The U.S. Senate will vote on the Gang of 8’s immigration bill next month.
The bill is likely to receive full bi-partisan support in the Democrat-led Senate. And President Obama is supportive of the bill, but before he can get the bill and sign it into law, the House of Representatives will vote on it.
For a bill to become law in the U.S., the U.S. Senate, the House of Representatives and the President must approve it.
So how will the Immigration Bill do in the House? Passing the bill as it stands is likely to be difficult. The House is controlled by Republicans, 233-201.
Republicans traditionally oppose the legalization of 11 million undocumented immigrants. Most Republicans view it as amnesty for people who have broken the law. This, they believe, only sends the wrong message: It creates an incentive for more illegal crossings.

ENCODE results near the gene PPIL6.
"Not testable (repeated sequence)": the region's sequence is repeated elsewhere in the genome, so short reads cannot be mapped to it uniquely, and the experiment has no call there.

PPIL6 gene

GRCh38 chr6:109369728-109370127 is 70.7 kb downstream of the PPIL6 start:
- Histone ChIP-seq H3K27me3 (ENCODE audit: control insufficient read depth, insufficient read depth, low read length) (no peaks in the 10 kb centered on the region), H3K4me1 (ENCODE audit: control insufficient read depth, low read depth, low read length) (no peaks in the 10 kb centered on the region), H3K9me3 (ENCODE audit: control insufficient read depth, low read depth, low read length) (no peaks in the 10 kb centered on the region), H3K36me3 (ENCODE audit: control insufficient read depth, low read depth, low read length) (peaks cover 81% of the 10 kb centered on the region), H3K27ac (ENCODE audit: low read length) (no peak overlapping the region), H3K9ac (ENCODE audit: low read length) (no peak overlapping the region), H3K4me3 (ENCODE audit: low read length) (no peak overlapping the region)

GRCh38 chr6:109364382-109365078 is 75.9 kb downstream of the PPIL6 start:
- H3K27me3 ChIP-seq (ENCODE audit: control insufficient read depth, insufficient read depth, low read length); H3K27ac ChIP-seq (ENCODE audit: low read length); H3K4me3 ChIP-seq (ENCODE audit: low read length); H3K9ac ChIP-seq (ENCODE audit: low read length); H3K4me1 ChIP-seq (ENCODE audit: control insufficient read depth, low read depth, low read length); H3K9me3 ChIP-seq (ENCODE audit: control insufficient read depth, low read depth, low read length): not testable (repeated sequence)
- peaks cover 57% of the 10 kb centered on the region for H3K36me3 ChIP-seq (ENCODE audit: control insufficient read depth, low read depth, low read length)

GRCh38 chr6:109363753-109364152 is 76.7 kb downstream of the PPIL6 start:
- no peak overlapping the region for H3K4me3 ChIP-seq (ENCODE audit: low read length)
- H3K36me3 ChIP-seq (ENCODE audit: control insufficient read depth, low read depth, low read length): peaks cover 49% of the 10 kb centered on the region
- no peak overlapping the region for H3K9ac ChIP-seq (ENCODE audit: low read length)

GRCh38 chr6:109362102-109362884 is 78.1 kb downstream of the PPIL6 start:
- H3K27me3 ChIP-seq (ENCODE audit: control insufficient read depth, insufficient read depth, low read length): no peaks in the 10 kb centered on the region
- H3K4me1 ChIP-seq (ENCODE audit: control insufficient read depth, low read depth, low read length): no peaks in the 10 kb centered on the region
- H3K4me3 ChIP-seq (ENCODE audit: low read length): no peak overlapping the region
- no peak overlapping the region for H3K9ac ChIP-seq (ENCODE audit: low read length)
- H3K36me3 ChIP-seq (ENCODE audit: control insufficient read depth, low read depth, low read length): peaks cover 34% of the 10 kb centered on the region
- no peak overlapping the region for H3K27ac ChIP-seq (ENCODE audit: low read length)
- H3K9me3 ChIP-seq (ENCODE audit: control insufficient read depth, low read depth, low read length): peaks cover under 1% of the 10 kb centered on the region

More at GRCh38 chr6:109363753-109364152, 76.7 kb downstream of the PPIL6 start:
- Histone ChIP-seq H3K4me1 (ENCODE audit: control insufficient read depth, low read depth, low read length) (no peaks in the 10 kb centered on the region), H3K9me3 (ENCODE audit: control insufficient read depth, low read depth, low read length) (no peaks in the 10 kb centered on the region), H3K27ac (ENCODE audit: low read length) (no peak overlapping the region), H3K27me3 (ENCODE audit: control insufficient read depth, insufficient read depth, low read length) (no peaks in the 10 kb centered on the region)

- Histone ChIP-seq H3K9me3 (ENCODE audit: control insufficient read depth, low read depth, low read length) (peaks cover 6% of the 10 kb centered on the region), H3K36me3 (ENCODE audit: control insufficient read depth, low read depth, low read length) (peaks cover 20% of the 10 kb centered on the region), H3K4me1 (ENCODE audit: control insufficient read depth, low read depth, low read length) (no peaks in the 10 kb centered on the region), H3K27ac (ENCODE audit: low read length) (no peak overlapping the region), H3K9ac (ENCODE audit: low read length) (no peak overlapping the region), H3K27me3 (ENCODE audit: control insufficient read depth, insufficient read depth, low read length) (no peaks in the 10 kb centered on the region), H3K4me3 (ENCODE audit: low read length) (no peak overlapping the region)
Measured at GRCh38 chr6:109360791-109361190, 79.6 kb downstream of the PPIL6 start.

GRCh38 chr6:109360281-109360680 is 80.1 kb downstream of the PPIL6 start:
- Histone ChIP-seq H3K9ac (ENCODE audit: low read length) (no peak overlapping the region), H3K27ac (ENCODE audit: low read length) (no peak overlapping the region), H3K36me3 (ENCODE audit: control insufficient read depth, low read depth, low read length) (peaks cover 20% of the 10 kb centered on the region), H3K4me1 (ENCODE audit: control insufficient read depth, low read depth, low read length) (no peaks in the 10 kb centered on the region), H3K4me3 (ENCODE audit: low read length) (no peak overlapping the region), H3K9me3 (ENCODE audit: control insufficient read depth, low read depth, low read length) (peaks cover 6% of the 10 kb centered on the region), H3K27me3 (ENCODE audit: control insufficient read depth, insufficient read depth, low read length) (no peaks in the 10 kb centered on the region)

The Immigration Bill that passed in the Senate Judiciary Committee last week will provide a 13-year pathway to citizenship to undocumented immigrants who came to the U.S. before December 31, 2011, maintained continuous physical presence, and do not have any criminal conviction of more than two misdemeanors on record. The initial fine eligible applicants will have to pay is $500.
Registered Provisional Immigrant Status, RPI, will last six years and can be renewed for another $500. After 10 years, and after paying another fine, this time of $1000, RPIs can seek lawful permanent residency status. After three years of permanent residency, citizenship will become available.
Republicans do not seem to be sold on the idea that backing an immigration reform bill with a pathway to citizenship will win them more votes. If the bill does pass, there is a possibility that the pathway to citizenship could be omitted.
More on Immigration Reform:
- Immigration Reform 2013
- Gang of 8
- Earned Citizenship
- Streamlining Immigration
- Strengthening Border Security
- More Accountability for Employers Hiring Undocumented Immigrants